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I want a background worker to continue running and occasionally update the user interface. My first idea was to use a BackgroundWorker and in its completed event just fire it up again.

Is using a BackgroundWorker in this fashion acceptable? Or are there potential issues from using the completed event to trigger the worker?


Below is some Pseudo code of what my intentions are

class Program
{
    private static BackgroundWorker worker;
    private static Int32 runs = 0;

    static void Main(string[] args)
    {
        worker = new BackgroundWorker();
        worker.DoWork += worker_DoWork;
        worker.RunWorkerCompleted += worker_RunWorkerCompleted;
        worker.RunWorkerAsync(runs);
        Console.ReadLine();
    }

    static void worker_DoWork(object sender, DoWorkEventArgs e)
    {
        //Do time consuming work
        Thread.Sleep(3000);
    }

    static void worker_RunWorkerCompleted(object sender, RunWorkerCompletedEventArgs e)
    {
        //Update the UI and start time consuming work again
        runs++;
        Console.WriteLine("Completed run #" + runs);
        worker.RunWorkerAsync();
    }
}
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It's not absolutely clear from the spec whether a BackgroundWorker could be considered to be still running when the RunWorkerCompleted event is triggered - in which case calling RunWorkerAsync() will cause an exception.

Because the spec is unclear I wouldn't re-use the BackgroundWorker object: it might work or it might break on different releases of .Net. Just create a new one in the worker_RunWorkerCompleted() handler.

If you search for BackgroundWorker reuse, you will find several posts suggesting there might be some issues in this area.

1

Using the Backgroundworker in this fashion is not acceptable. That's why it specifically has a ProgressChanged event. I would suggest rewriting your app to accept a MaxRuns integer and pass that once to the BGW. Then inside the BGW worker loop over each run. At the bottom of each run, you then report progress.

I know your example is a shortened and is a console app. But in case you ever have a forms app, you could set up a progress bar from 0 - MaxRuns, and have the BGW worker report it's progress back to the UI so the UI can move the progress bar.

On last tip: progress reporting has a parameter named ProgressPercentage. It is just an int, which can be negative or > 100. So don't feel constrained between 0 and 100.

EDIT: Example Code

class Program

{ private static BackgroundWorker worker; private static Int32 maxRuns = 3333;

static void Main(string[] args)
{
    worker = new BackgroundWorker();
    worker.DoWork += worker_DoWork;
    worker.RunWorkerCompleted += worker_RunWorkerCompleted;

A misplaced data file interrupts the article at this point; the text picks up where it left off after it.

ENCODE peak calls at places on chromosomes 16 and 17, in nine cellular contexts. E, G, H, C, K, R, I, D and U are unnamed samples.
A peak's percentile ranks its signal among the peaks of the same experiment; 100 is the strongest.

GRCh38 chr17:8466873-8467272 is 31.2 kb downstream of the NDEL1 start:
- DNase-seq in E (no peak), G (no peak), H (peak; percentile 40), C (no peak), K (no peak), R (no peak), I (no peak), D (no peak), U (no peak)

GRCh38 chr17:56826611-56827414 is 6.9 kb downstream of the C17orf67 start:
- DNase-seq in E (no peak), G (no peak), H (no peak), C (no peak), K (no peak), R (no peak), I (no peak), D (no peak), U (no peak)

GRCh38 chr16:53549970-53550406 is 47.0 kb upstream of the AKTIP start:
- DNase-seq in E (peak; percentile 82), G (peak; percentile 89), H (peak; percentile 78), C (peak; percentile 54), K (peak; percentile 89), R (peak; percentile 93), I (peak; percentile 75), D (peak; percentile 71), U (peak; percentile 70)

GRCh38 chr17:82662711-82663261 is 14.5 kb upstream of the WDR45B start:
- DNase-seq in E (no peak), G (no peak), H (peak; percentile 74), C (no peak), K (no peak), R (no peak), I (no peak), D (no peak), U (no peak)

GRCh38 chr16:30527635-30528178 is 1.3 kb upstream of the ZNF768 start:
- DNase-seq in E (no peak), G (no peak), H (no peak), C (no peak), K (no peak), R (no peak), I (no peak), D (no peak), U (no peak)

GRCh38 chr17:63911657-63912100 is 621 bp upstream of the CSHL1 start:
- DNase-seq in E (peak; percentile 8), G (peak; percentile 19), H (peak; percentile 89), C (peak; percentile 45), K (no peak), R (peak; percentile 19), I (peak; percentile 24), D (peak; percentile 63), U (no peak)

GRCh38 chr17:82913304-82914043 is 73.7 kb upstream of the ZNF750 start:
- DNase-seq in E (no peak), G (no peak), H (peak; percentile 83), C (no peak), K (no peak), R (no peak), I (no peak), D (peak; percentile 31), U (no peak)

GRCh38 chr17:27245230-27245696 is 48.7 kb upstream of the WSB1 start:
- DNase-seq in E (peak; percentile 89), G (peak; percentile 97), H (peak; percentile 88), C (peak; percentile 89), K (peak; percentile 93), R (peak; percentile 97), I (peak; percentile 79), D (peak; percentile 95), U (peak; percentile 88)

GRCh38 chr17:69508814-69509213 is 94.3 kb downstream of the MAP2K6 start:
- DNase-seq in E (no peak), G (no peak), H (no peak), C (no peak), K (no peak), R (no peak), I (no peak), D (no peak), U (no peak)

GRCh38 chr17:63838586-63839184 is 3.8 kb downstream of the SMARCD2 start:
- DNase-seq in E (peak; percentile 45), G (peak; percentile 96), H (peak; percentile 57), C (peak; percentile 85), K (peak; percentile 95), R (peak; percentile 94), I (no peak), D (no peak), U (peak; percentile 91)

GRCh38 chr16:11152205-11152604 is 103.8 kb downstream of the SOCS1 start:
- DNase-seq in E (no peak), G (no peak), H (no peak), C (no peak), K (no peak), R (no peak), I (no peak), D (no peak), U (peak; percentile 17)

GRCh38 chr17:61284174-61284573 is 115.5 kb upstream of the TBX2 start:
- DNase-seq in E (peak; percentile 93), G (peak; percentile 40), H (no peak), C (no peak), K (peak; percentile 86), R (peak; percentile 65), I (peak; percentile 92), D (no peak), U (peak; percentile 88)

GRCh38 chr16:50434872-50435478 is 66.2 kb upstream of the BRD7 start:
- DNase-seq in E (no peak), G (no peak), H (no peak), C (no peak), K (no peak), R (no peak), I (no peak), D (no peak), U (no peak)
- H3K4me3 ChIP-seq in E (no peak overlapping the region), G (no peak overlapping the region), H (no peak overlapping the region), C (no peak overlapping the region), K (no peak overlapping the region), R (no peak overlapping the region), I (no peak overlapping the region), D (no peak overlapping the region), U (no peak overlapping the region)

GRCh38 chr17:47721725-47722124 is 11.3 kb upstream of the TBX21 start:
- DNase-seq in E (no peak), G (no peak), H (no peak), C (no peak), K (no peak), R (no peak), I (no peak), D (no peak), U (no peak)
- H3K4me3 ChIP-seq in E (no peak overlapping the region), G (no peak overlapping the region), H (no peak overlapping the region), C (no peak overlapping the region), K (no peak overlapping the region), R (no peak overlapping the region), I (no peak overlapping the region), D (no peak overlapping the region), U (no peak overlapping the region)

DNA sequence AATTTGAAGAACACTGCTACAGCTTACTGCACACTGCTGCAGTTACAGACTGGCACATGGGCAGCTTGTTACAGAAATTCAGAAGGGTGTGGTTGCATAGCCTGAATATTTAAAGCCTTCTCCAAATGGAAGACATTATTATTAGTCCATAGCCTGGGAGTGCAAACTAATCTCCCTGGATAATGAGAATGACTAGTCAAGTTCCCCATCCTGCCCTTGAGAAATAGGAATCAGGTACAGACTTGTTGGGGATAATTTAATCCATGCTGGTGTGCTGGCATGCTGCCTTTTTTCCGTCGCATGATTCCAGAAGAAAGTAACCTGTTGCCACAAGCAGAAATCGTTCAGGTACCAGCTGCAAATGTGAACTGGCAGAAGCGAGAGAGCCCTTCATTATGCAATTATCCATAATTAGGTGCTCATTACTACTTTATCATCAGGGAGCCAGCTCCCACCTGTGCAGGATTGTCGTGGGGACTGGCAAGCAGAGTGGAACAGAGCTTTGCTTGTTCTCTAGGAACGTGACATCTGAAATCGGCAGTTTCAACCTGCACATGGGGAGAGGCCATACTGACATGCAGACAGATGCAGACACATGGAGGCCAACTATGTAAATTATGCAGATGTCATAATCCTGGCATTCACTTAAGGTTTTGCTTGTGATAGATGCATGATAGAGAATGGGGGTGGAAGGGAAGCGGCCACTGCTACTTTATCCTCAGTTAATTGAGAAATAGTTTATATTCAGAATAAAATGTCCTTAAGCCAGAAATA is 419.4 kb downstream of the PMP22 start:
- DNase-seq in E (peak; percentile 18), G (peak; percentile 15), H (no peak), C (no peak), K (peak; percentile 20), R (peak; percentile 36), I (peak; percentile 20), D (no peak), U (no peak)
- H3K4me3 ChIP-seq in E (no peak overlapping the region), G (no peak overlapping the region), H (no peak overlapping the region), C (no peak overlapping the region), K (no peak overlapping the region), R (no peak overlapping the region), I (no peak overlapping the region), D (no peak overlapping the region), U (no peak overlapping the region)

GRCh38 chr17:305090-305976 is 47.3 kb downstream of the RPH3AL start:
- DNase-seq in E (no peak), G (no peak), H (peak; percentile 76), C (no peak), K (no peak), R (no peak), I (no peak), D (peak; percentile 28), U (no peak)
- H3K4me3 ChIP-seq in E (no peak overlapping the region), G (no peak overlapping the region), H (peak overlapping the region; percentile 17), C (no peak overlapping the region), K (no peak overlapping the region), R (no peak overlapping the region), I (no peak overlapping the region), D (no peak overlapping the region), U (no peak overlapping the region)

worker.ProgressChanged += worker_ProgressChanged;
    worker.RunWorkerAsync(maxRuns);
    Console.ReadLine();
}

static void worker_DoWork(object sender, DoWorkEventArgs e)
{
    int totalRuns = (int)e.Argument;
    for (int i = 0; i < totalRuns; i++)
    {
        var sw = Stopwatch.StartNew();
        //Do time consuming work 
        Thread.Sleep(3000);
        worker.ReportProgress(i, sw.Elapsed);
    }
}

// This method runs in the foreground thread while the background worker is busy.
static void worker_ProgressChanged(object sender, ProgressChangedEventArgs e)
{
    // e.ProgressPercentage is not a true percentage.  Rather it is the Run number.
    var percent = (100 * e.ProgressPercentage) / maxRuns;
    var elapsed = (TimeSpan)e.UserState;
    Console.WriteLine(string.Format("{0}% complete.  Run {1} of {2} took {3}.", percent, e.ProgressPercentage, maxRuns, elapsed));
}

static void worker_RunWorkerCompleted(object sender, RunWorkerCompletedEventArgs e)
{
    Console.WriteLine("Background Completed.");
}

}

  • I like your idea of using the Progress Changed event but I am particularly interested in the WorkerCompleted event and if there are any particular problems with using it, and if there are problems what are they. – GER Sep 3 '14 at 19:29
  • I can only encourage you to use the BGW in a proper fashion. If you step back to look at the big picture of what you're application is trying to do, hopefully you will realize the ProgressChanged event is a classic fit. – Rick Davin Sep 4 '14 at 13:20
  • @GER But the ProgressChanged event is exactly the semanitcs you're looking for; why try to hammer WorkerCompleted to be something its not? – Andy Sep 9 '15 at 15:18
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if you just want to restart it immediately, it would seem to be a better option to just wrap the DoWork function body in an endless loop.

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